Tuesday, 24 March 2020

A healthy prompt

April 2020

Having become used to all the wonderful benefits of today’s medical skill it has come as an unpleasant surprise to find that a tiny virus can bring such chaos, fear, financial ruin, suffering and death.  We can’t blame the virus: this little string of RNA is just doing what it knows best, reproducing itself as fast as it can, and doing it rather successfully.  And if there is nothing beyond the material world, as some assert, then there’s no-one to blame, except the politicians who always get the blame.

But if like me you believe that this world is created and ruled by a loving God then you may be perplexed or angry.  Why would God allow a virus to do this to us?

Actually, the same Bible that shows us God’s love says so much more about him, and gives us many reasons why his world is full of suffering and futility.  Here’s just one of them: Since we must all one day give an account of ourselves to God our impartial judge, everything in our lives that reminds us of our frailty and mortality brings, along with the pain and the tears, a healthy prompt to stop thinking that this life is all that matters.  Everything that vexes us is also a kind reminder from our Creator to be ready to meet him.  Even as we look at the stern face of sickness we need to see the warm heart of a rescuing Lord who longs for our hard heart to soften towards him.

And we certainly can’t accuse God of keeping his distance and avoiding all our trouble.  In his Son, God came to us, became one of us, suffered with us and then ended Death’s proud boast once for all.  However strange Easter will be this year I trust that we will once again be reminded that everyone whose confidence is in Jesus Christ will share fully in Christ’s resurrection victory.  “The punishment that brought us peace was upon him, and by his wounds we are healed.” (Isaiah 53:5)

Jesus laid down his life for his friends, rescuing those who put their trust in him and giving us the best ever example of the kind of selflessness that is going to be needed as we try to help each other through this severe trial.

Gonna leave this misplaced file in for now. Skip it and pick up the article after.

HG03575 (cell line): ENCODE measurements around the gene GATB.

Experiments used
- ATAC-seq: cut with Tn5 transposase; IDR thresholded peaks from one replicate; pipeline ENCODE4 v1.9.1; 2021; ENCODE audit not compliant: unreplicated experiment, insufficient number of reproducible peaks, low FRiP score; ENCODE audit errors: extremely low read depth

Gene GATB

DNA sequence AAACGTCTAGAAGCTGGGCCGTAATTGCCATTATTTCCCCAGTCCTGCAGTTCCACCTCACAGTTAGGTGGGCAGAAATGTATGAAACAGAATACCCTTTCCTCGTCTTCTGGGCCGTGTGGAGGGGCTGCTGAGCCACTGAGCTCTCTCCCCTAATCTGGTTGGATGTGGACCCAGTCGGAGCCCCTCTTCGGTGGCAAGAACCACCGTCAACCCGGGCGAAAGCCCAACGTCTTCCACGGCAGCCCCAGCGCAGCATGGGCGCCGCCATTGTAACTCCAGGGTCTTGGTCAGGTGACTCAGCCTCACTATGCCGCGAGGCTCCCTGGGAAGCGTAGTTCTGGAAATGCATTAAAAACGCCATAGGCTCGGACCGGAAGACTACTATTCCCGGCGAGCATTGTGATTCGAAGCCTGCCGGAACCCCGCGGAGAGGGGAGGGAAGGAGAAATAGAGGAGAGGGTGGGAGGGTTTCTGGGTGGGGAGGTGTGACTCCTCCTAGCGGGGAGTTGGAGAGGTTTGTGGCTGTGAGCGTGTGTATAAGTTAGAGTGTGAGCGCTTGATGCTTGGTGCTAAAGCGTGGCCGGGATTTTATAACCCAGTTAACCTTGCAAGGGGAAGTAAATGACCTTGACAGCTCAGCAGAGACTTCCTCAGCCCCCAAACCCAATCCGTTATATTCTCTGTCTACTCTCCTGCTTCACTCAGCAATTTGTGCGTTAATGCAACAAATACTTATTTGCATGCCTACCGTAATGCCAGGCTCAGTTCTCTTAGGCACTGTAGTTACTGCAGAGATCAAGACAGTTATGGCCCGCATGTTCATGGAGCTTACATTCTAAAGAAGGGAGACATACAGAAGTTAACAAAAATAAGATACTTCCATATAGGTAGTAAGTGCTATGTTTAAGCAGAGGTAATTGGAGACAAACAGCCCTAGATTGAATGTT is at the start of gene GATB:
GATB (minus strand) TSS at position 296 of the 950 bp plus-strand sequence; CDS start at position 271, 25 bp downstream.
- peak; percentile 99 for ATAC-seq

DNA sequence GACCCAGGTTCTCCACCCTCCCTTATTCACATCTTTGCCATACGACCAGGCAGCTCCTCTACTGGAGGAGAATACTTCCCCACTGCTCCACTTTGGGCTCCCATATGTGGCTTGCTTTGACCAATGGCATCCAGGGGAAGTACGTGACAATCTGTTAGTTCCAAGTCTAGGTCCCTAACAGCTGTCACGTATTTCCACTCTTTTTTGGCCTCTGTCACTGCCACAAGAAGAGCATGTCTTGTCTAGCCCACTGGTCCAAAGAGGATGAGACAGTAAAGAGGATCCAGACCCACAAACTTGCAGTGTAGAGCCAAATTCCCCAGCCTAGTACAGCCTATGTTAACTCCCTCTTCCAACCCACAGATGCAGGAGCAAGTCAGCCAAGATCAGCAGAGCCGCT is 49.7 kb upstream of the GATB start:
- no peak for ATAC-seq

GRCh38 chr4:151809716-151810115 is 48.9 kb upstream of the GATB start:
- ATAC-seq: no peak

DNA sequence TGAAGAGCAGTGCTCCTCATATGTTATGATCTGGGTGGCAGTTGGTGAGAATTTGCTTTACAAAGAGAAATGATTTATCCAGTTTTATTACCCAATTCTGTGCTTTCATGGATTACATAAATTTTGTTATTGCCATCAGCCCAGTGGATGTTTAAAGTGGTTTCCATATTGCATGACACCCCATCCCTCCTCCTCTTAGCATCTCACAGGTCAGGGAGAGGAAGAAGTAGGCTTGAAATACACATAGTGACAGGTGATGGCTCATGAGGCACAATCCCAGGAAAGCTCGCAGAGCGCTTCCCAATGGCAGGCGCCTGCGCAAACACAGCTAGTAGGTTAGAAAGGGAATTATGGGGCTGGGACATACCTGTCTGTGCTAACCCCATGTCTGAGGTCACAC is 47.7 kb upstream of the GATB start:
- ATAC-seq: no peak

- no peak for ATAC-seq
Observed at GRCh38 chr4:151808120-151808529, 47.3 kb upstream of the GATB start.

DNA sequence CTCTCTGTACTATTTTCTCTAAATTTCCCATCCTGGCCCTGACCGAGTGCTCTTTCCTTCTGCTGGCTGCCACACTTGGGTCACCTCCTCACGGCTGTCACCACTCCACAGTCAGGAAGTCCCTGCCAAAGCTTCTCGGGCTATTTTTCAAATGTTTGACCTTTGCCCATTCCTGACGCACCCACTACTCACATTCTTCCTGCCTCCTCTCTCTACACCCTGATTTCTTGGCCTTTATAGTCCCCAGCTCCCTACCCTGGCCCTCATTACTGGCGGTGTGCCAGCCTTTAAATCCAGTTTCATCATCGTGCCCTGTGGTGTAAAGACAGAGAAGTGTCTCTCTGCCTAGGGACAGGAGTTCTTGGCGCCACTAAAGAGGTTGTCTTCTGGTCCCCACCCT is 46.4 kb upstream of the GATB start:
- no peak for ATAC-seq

May God bless you this Easter

Graham Burrows

Saturday, 7 March 2020

Amazing Grace

March 2020

Like Jonah before him, John Newton “had previously run away from the Lord and it had taken a tremendous storm at sea in 1748 to humble him, convict him of his defiance and stir him to cry out to God for mercy.”

From a young age Newton’s life had been marked by tragedy and a self-centred rebelliousness.  His mother died when he was six, he went to sea at a young age, was press-ganged into the navy, transferred to a slave ship and was himself enslaved in Africa.  Freed again, he became an officer and eventually a captain on slave ships and was known for his drinking, gambling and swearing.

But after that storm the message of God’s amazing grace, his undeserved kindness in Christ, slowly took root in Newton’s heart and mind.  His life became characterised by a deep gratitude to God:  “What am I – that thou hast brought me hitherto?  Brought me from Africa, from the house of bondage, saved me from sinking in the ocean and from a thousand deaths – raised me from a state of contempt and misery beyond the common lot of mortals – to admit me among thy children, thy servants, to know and to preach thy gospel … I am surrounded with mercies and comforts.” (Written in his diary on 1st January 1780)

Retiring from his seafaring days, Newton became Surveyor of Tides in Liverpool Docks before eventually being accepted as a Church of England minister with a simple desire to “honestly and plainly declare the truths of the gospel … undoubtedly the most pleasant set of topics”.  With his friend, William Wilberforce, Newton became committed to the abolition of slavery; the ‘Act for the Abolition of Slavery’ was passed in Parliament in 1807, the year of Newton’s death.

Today John Newton is best known as the author of the hymn that was first sung by his congregation in the little village of Olney in Bucks on New Year’s Day 1773:

Amazing grace! (how sweet the sound)
That saved a wretch like me!
I once was lost, but now am found,
Was blind, but now I see.

(All quotes are found in the excellent book ‘365 Days with John Newton’ from DayOne Publications.)


Graham Burrows